The former leads to efficiency wages, and the latter to tournament theory.
Example of the first: there are two jobs with an identical market-clearing wage and expected net present value of productivity. The first is relatively unskilled labor - you train them for maybe a week, and they do pretty much average performance for however long they stay. The second requires a year of training during which they provide zero value, then stay an average of a year after that during which they provide double the value. A savvy employer would pay the market-clearing wage for the first role, and above that for the second. By doing so, employees of the second type would be unable to find a job that pays as well as what they have now (since the market isn't clearing), so they'll tend to stay longer and provide extra value.
Example of the second: corporations will pay CEOs much more than vice-presidents. The work that both jobs do is largely the same, and the disparity in value added between the two roles is much less than the salary difference. The spread is there to make sure that senior executives work really hard to be seen as a better choice than their competitors - now the board doesn't have to evaluate how well executives did in an absolute sense, but rather need only judge who the best candidate is for the top role.
I understand all of this.
Are there any examples of industries where - for lack of better terminology - a salary "bubble" formed and later popped? For example, X job used to pay 100k and now it pays 50k? Probably better to exclude jobs that aren't around anymore because they were replaced by automation or don't make sense because of modern technology, at least for this question.
I guess I have an inkling that - ignoring things like economic downturns and lowering salaries due to high unemployment - employees will fight back against any downward pressure on pay, and once salaries go up, they tend to stay up. Sort of similar to what you see when an individual gets raises and jumps companies for an income boost - you rarely see someone take a job paying less than their current job.
All that reminds me of how people who graduate during recessions earn lower income over their careers.
To be fair, first year lawyers at top firms do earn comparable pay to programmers at good companies, maybe not as much as a full compensation package with equity, I’m not sure. But those lawyers who consistently rank at the top of their class and among their peers and stick it out and eventually make partner - they will make much more money than the average software engineer. See this link for some details on what top Texas firms are paying associates . Partners at the big firms make a lot more than 190-300k - probably 2-3x.
The catch is that with law or investment banking you need to be at the top of your class and pedigree matters if you want to get the best jobs. With software engineering these days, a degree is becoming less and less important.
I think at the end of the day the person who enjoys being a lawyer is a very different type than the person who enjoys being a software engineer / coder, and I’d be surprised if there’s much overlap between the two. I’m sure some people can be good at both, and certainly most good developers have the brains to get through law school and pass a test, but the work is so drastically different many people just won’t be happy in the job, and, like what possibly happened to your girlfriend, they move on.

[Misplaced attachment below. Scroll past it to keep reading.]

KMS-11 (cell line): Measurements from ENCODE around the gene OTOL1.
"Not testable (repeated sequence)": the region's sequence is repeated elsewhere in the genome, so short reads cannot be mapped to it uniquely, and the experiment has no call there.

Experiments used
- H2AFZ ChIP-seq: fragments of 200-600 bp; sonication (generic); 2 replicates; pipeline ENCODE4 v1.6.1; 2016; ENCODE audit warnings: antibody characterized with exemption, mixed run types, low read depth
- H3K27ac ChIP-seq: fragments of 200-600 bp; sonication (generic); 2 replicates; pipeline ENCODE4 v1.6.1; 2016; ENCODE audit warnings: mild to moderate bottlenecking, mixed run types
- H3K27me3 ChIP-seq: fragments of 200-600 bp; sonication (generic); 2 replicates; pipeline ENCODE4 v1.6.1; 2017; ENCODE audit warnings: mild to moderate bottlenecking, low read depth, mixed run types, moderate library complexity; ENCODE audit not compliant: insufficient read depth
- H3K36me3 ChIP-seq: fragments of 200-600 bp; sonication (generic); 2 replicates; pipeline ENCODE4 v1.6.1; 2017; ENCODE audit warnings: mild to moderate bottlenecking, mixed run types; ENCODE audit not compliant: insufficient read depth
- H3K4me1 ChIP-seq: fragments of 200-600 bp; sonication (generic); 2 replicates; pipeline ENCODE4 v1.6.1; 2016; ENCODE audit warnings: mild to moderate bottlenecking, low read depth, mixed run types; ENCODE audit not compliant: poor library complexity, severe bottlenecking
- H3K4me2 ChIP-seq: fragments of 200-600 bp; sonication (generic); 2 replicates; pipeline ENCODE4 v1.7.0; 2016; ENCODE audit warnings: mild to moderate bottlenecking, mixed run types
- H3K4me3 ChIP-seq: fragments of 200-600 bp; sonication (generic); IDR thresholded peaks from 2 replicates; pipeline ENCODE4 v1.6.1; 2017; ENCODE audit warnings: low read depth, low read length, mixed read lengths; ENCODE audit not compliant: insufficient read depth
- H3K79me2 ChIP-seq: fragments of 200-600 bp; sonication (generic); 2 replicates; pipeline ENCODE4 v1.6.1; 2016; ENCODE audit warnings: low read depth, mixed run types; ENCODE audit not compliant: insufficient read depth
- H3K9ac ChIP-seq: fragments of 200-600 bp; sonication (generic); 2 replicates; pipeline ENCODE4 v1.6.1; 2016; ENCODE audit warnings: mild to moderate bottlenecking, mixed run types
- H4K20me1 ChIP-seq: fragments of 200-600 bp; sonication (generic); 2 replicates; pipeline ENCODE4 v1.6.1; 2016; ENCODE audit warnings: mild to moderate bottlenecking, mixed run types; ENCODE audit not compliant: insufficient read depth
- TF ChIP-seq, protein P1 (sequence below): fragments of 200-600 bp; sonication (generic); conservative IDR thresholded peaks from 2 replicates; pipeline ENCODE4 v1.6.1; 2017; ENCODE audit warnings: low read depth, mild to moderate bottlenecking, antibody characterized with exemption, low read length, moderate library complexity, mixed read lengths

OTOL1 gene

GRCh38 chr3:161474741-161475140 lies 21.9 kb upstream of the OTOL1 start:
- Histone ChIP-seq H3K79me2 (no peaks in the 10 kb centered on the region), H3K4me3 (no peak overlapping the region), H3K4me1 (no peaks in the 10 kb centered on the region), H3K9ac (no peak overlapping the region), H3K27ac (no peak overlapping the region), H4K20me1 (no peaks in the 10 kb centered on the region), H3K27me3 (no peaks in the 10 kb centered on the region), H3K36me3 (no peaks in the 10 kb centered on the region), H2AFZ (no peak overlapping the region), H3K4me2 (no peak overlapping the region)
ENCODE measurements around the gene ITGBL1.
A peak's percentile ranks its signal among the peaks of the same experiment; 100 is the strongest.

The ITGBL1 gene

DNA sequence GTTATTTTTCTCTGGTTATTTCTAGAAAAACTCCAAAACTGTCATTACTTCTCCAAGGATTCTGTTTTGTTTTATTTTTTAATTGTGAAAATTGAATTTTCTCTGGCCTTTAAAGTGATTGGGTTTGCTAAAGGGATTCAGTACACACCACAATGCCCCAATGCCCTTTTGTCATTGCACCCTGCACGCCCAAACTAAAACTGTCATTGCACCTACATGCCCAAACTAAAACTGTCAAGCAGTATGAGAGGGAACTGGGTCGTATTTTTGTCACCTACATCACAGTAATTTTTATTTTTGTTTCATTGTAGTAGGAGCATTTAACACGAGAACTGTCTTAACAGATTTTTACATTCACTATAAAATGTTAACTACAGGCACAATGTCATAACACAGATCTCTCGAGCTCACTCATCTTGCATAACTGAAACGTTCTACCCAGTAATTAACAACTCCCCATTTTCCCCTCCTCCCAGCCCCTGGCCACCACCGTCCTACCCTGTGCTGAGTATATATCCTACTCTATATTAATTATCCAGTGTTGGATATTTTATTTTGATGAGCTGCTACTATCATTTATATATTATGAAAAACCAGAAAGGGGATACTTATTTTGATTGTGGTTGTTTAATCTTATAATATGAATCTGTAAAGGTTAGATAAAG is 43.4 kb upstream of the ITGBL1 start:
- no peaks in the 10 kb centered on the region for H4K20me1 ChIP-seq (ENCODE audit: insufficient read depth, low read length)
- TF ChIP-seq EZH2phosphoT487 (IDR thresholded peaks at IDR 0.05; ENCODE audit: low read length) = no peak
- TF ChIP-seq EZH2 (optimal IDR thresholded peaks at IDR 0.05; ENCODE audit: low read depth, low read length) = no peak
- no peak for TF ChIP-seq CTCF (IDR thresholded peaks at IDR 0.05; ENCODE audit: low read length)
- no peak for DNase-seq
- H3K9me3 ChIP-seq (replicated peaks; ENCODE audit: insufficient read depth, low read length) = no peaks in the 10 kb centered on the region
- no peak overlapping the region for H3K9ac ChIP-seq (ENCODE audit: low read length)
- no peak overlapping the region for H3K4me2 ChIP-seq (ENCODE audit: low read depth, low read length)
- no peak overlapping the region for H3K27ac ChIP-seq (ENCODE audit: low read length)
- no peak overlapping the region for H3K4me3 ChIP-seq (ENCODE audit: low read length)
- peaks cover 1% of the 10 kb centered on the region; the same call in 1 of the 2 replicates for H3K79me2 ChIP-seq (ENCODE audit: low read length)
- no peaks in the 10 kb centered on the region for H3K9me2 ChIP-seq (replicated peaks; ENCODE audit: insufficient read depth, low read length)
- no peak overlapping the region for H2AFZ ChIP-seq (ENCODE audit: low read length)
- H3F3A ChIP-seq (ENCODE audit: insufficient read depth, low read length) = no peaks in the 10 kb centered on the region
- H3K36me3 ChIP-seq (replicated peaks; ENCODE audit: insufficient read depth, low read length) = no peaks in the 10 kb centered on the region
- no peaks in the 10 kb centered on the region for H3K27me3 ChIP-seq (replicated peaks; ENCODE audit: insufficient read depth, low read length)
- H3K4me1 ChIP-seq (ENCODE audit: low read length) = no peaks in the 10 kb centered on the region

Big Law still pays pretty well--although I assume the associate work life is as punishing as ever--but it's probably not a great career path in general for someone who is mostly chasing the dollars.
Automotive factory work is another example, I think. Something like: there were high wages (with unions) in Detroit factories, and then competition first from overseas and from other US states led to a collapse in pay (along with a general collapse in Detroit).
I haven't looked into it, but I suspect that there was a time when some railroad workers were very well paid, which then went bust when one of the railroad bubbles popped.
The much scarier "bubble" today is "actually most of this stuff isn't all that hard". There are probably also smaller bubbles to be had in AI, blockchain, venture capital, etc., but I don't think those will be nearly as broad-reaching as dot com.
Today, even if there were a big ad-tech collapse, a bunch of highly paid Bay Area engineers might end up having to move back to Ohio but I'm not sure you have the same overall economic effects. (And, if it's mostly just a drying up of VC capital, the effects are even less.)
AA has an interesting program here, but I still think the best route for aspiring pilots, if you can get a pilot spot, is probably Air Force Academy. It’s very hard to get a pilot spot, though, and I don’t think it’s ever guaranteed unless you do the Army Street to Seat flight program, which does not require a college degree, but they mainly fly helicopters (maybe only?).
I often wish I had been a pilot... currently reading “Viper Pilot” by Dan Hampton which is a hell of a book.
Their number isn't declining, it's growing.
Yes but don't assume that people in india, africa, or eastern europe are too dumb to do the same work. Nor do the outposts of the companies you mentioned pay the same US levels in those countries. There must be another component of this.
Where did I ever assume that?!
> Nor do the outposts of the companies you mentioned pay the same US levels in those countries. There must be another component of this.